Byfuglien's Former Coach Like a Proud Father

By Dick Johnson and BJ Lutz
|  Monday, Jun 7, 2010  |  Updated 11:00 PM CDT
View Comments (
)
|
Email
|
Print
Like a father who saw his kid finally deal with the neighborhood bully, <a title=Orland Park hockey coach Darren McClusky said witnessing Dustin Byfuglien take on nemesis Chris Pronger in Game 5 of the Stanley Cup Finals was his finest moment." />

Like a father who saw his kid finally deal with the neighborhood bully, Orland Park hockey coach Darren McClusky said witnessing Dustin Byfuglien take on nemesis Chris Pronger in Game 5 of the Stanley Cup Finals was his finest moment.

advertisement
Photos and Videos
More Photos and Videos

Like a father who saw his kid finally deal with the neighborhood bully, Orland Park hockey coach Darren McClusky said witnessing Dustin Byfuglien take on nemesis Chris Pronger in Game 5 of the Stanley Cup Finals was his finest moment.

McClusky said "Bubba," as Byfuglien is known, arrived from northern Minnesota 10 years "a big, laid-back kid" whose focus and confidence needed fine-tuning.

"He had a lot of talent. It was just whether he was motivated and committed and for a while there he had to figure that out. And it was one of the reasons he was brought here. My job was to get him to move on in hockey because people believed in him and get him in shape," McCluskey said of the now 6 foot, 4 inch, 257 pound Byfuglien.

The stuff Big Buff is doing so well, in particular the stuff he's doing to the Philadelphia Flyers' big man, changed the game for the Hawks and Sunday, and perhaps the Philly psyche, as well.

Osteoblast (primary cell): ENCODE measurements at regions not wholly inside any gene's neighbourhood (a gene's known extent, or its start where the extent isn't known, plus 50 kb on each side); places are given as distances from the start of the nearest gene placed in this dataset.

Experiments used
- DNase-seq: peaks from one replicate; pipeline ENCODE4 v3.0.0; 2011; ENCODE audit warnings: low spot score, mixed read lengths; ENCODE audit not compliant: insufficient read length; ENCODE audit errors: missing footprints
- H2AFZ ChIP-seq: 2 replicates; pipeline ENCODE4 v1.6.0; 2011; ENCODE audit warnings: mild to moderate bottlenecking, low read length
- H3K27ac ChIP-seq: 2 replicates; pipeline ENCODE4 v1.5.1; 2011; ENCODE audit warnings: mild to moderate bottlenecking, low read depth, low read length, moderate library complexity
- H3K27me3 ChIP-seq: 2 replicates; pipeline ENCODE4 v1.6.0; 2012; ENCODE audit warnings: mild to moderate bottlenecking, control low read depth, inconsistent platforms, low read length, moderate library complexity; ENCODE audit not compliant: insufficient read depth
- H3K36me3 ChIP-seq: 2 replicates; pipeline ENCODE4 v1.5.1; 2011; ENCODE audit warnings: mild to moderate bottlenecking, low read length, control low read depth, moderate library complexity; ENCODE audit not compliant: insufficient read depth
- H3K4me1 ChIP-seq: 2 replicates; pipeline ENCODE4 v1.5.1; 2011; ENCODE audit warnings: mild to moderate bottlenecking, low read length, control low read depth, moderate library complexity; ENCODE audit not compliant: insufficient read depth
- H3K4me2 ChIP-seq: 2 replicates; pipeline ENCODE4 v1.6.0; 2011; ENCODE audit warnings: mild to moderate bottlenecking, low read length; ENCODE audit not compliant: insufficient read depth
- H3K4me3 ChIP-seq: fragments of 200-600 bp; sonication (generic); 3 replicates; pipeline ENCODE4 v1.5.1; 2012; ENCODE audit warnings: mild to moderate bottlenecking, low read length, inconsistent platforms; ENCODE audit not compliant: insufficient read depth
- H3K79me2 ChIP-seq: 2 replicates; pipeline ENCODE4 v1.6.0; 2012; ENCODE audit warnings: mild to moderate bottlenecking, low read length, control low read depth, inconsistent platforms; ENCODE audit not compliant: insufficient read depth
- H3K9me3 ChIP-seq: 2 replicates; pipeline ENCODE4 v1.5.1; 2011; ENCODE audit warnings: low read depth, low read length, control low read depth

"He gave it back," McClusky said.  "You know, it's been 'The Pronger Show'.. 'The Pronger Show'.. and 'blah blah blah. He's got the edge on Dustin.'  Well, Dustin got the edge last night."

If Pronger's post-game sarcasm is to be believed, it was a punishing game that will likely spawn revenge in Game 6. 

"Oh, yeah, I'm hurtin'," Pronger said.  "I'm day to day with hurt feelings."

Byfuglien's post-game response was a polar opposite: 

"He's out there to battle and so am I.  I'm going to try and get the best of him and be strong," he said.

That kind of response, said McClusky, means maturity is setting in where immaturity once ruled.

"Look what's happening in your life," he remembers telling Bubba.  "Seven, eight years ago, you know, you could be flipping burgers down the street.  Now he's turned into a hero."

Get the latest headlines sent to your inbox!
View Comments (
)
|
Email
|
Print
Leave Comments
What's New
Get Our Weather App
Stay ahead of the storm with the NBC... Read more
Follow Us
Sign up to receive news and updates that matter to you.
Send Us Your Story Tips
Check Out